What problems with the original Constitution, or changes in society, led to later amendments?  

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In an effort to preserve the relevance of the government for future generations, the founding fathers made the constitution a living document. This means that the form and function of the government can be expanded and changed through the process of adding amendments. Many of these amendments addressed specific social failures or design flaws that were either not understood at the time or became more relevant as time went on.

The first ten amendments, or Bill of Rights, addressed the criticism that the rights of the individual were not protected from the power of the government. They protected specific enumerated freedoms and divided power between the federal and state governments more.

Amendment 12 was aimed at reworking the presidential election system to address the development of political parties and make it less likely that members of opposing parties will share power in the executive branch.

The 13th, 14th and 15th Amendments passed after the Civil War sought to extend civil rights to former slaves. They tried to make it less likely that African Americans in the south will be socially equal. The 19th amendment extended this right to women in the 1920’s.

The 17th Amendments expanded the principal of popular sovereignty by allowing the people to elect their state senators rather than them being appointed by the states themselves. This was further expanded by the 26th amendment, which extended voting rights to all 18 year olds.       

Sometimes amednments correct problems with other amendments. In a strange “double-wammy” decision, the 18th amendment tried to ban alcohol, but the 21st amendment revoked the 18th went it was clear that the American people weren’t willing to give up their alcohol.

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What problems with the original document, or changes in society, led to later amendments?

I am assuming you are referring to the amendments after the Bill of Rights. There were many problems and societal forces that required changes. I will discuss just two.

One set of circumstances that led to the 14th and 15th Amendments was the aftermath of the Civil War.  Bear in mind that the Bill of Rights guarantees that the federal government must ensure the rights contained therein.  There is nothing in the Constitution or the Bill of Rights that promises the states will preserve any rights at all.  After the Civil War, it became apparent that the Southern states were going to do everything possible to make life difficult for the slaves who were now freed.  So the 14th Amendment makes clear in its language that the states must provide all the "privileges or immunities" of citizenship, and the 15th makes clear that race may not affect these rights. Without this language, the states would have been free to do as they pleased.

An interesting circumstance led to the 22nd Amendment, the administration of Franklin Delano Roosevelt.  Roosevelt was elected to office four times!  There was a feeling that this was too long for anyone to be president, so the 22nd imposed term limits on the presidency.  Roosevelt had died before the ratification in 1951, so he had no opportunity to be elected a...

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fifth time, but the principle is a good one.  Too many years of one person at the helm is probably not a good idea.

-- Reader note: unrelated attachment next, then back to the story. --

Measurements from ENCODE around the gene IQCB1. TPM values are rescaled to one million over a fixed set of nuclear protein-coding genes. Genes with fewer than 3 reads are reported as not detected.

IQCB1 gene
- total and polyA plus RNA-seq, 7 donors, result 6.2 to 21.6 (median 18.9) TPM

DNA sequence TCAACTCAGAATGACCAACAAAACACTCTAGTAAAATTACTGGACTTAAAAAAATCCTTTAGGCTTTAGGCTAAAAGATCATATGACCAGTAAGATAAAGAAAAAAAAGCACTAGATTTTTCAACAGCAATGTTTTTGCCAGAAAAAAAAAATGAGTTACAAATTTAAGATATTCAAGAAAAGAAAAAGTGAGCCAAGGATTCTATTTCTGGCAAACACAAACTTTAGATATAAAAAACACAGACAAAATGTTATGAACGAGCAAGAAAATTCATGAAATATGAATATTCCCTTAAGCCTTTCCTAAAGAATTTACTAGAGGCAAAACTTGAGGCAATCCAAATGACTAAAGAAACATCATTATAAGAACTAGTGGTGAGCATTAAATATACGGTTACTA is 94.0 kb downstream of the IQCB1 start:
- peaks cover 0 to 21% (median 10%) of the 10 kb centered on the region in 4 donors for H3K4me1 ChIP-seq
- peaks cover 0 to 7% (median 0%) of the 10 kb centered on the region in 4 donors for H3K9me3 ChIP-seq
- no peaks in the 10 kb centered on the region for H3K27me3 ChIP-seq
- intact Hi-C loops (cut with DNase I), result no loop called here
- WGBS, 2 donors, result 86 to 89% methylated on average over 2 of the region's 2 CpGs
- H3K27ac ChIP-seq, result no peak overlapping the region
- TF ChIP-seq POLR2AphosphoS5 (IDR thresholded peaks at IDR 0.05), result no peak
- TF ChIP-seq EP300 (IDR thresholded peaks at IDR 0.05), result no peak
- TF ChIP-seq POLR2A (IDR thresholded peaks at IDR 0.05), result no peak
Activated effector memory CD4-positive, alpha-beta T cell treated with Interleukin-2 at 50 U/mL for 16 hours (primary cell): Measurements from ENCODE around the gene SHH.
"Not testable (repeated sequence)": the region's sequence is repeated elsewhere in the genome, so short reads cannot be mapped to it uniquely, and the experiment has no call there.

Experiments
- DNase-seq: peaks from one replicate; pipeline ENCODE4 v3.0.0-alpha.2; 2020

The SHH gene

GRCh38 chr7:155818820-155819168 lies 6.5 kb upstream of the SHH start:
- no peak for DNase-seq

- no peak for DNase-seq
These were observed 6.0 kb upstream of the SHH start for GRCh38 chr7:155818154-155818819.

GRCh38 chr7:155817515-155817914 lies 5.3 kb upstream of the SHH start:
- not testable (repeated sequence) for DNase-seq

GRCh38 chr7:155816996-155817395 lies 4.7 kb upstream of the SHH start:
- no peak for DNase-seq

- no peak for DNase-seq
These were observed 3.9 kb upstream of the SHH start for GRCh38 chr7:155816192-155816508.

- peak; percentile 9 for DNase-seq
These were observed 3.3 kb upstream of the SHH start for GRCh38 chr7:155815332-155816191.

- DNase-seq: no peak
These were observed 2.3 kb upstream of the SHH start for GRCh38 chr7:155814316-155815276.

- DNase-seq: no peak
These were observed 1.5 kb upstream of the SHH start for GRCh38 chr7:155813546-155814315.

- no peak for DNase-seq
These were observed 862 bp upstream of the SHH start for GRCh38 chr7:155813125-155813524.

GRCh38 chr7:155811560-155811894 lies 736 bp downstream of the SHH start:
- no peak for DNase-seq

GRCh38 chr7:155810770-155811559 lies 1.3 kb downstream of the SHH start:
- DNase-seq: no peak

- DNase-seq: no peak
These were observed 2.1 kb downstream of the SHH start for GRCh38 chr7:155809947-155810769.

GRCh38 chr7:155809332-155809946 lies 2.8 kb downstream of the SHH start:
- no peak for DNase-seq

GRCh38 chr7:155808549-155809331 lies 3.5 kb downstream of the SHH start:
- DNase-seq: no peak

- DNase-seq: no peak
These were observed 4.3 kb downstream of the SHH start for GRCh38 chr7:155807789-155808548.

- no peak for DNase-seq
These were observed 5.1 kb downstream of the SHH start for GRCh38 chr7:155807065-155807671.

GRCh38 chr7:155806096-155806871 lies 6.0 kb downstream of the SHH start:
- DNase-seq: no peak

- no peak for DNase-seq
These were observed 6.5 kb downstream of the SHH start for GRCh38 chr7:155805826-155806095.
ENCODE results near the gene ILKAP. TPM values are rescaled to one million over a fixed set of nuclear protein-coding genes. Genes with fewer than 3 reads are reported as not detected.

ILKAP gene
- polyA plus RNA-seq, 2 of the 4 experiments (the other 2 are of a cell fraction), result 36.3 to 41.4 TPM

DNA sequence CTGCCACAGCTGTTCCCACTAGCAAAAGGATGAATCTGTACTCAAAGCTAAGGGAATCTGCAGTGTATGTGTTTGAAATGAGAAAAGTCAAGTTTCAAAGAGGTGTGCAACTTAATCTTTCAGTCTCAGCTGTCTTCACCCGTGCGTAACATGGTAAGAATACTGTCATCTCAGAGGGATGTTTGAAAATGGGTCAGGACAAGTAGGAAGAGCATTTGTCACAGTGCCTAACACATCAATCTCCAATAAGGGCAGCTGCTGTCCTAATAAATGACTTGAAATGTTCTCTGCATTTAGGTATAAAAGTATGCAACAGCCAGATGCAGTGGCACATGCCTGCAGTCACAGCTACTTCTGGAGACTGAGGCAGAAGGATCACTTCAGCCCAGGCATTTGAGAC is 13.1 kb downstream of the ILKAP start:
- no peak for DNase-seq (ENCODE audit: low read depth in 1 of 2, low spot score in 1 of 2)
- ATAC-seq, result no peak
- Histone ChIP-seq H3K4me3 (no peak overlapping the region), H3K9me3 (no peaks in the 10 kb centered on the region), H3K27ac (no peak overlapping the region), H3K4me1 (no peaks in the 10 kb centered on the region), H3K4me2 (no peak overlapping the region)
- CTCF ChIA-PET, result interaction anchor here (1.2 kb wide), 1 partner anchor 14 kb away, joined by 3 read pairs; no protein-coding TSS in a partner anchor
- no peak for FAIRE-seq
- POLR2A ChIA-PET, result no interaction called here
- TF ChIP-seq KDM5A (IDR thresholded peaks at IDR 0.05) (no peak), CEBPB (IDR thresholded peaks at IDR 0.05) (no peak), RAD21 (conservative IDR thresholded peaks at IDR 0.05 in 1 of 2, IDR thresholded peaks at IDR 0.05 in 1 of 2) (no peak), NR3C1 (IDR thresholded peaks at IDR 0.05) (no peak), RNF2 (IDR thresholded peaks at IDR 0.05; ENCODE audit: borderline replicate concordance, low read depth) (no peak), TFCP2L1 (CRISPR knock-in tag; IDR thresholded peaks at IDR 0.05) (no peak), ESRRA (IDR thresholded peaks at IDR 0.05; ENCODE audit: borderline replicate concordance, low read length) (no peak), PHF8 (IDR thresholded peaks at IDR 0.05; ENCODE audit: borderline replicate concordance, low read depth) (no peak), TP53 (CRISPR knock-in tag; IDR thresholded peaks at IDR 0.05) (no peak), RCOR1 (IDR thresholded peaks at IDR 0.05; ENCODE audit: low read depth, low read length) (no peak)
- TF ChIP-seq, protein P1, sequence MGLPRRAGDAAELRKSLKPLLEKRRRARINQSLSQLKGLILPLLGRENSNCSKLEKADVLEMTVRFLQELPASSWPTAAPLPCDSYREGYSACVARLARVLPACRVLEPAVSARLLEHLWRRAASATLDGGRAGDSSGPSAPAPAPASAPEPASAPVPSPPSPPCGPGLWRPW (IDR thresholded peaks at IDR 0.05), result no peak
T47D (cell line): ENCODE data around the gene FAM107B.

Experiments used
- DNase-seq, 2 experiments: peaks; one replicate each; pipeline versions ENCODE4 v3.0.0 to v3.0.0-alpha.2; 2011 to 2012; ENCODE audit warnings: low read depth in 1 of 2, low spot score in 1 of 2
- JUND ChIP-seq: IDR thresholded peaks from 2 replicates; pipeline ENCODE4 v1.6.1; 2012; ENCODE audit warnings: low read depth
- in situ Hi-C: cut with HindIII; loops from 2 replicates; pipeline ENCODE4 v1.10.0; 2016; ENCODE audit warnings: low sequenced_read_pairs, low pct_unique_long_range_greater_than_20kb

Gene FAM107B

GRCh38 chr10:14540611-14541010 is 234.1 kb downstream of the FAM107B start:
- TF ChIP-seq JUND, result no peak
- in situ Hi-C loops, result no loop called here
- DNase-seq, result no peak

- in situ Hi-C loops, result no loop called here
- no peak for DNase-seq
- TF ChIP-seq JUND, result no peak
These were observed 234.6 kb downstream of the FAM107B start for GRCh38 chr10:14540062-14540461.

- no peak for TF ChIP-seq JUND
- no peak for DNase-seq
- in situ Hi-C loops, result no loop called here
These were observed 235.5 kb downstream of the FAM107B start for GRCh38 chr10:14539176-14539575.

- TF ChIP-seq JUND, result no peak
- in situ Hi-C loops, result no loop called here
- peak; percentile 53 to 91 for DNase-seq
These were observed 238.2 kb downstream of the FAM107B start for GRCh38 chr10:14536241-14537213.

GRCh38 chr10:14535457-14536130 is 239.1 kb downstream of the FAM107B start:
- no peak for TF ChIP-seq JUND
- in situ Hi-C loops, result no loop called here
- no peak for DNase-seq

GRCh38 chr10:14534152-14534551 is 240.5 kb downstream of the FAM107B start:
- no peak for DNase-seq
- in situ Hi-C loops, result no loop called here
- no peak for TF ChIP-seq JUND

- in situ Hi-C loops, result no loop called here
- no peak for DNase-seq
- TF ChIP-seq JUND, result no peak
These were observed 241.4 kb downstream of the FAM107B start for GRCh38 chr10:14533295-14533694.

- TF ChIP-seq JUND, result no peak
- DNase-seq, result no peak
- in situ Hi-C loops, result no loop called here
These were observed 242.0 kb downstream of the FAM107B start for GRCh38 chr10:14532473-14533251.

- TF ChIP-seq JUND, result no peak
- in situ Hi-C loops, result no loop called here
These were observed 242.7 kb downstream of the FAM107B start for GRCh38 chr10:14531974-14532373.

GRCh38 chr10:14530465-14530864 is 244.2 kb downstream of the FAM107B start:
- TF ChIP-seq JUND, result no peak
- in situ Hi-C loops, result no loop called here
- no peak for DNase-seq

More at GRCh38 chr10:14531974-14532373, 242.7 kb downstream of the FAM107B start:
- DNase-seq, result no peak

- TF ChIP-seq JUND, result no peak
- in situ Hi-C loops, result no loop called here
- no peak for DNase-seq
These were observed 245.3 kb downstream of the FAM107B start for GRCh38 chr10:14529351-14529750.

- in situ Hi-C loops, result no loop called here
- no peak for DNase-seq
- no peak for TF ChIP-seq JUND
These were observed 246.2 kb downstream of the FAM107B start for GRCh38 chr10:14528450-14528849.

For most of the amendments following the Bill of Rights, there is a story. What you might notice as you examine them is that in many cases they were reactive, rather than proactive, ways of making adjustments to situations the framers had not contemplated or responding to changes in society.  Even today, most of the discussion about any new amendments is quite reactive, for example, the discussion about an amendment to require marriage be only between a male and female.  This is clearly a reaction to the assertion of equal rights by gay people, creating a backlash among various groups who believe that homosexuality is "wrong."

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What problems with the US's original documents, changes in society, or needs of marginalized groups led to later amendments to the documents?

The first goal in the Preamble to the Constitution is the idea of remaining committed to "forming a more perfect union."  This fundamental goal suggests that the Constitution is a document that can respond to the demands and needs of its particular time period.  In assessing that American democracy is an ongoing experiment, the Constitution presented itself as being able to show strength through pliability in the conditions that would be featured in American society.  The results of the Civil War in which the North had defeated the slave- owning South was one of those conditions. Specific changes that needed to be enshrined in the Constitution resulted in the ratification in the 13, 14th, and 15th Amendments.  The suffragist movement in America that spanned over seven decades did much to cause change in the way people viewed women, and thus pass the 19th Amendment.   American society endured another change in thought when it came to examining the role that young people played in society.  While eighteen year olds were able to fight and die in the Vietnam War, the argument became accepted that they should be able to to vote for the leaders that might choose to commit them to such entanglements.  In this, the Constitution reflected social changes in thought through the adoption of the 26th  Amendment.  In these instances, previously marginalized groups helped to change the thinking of American society.  These changes resulted in new amendments being adopted in the hopes of "forming a more perfect union."

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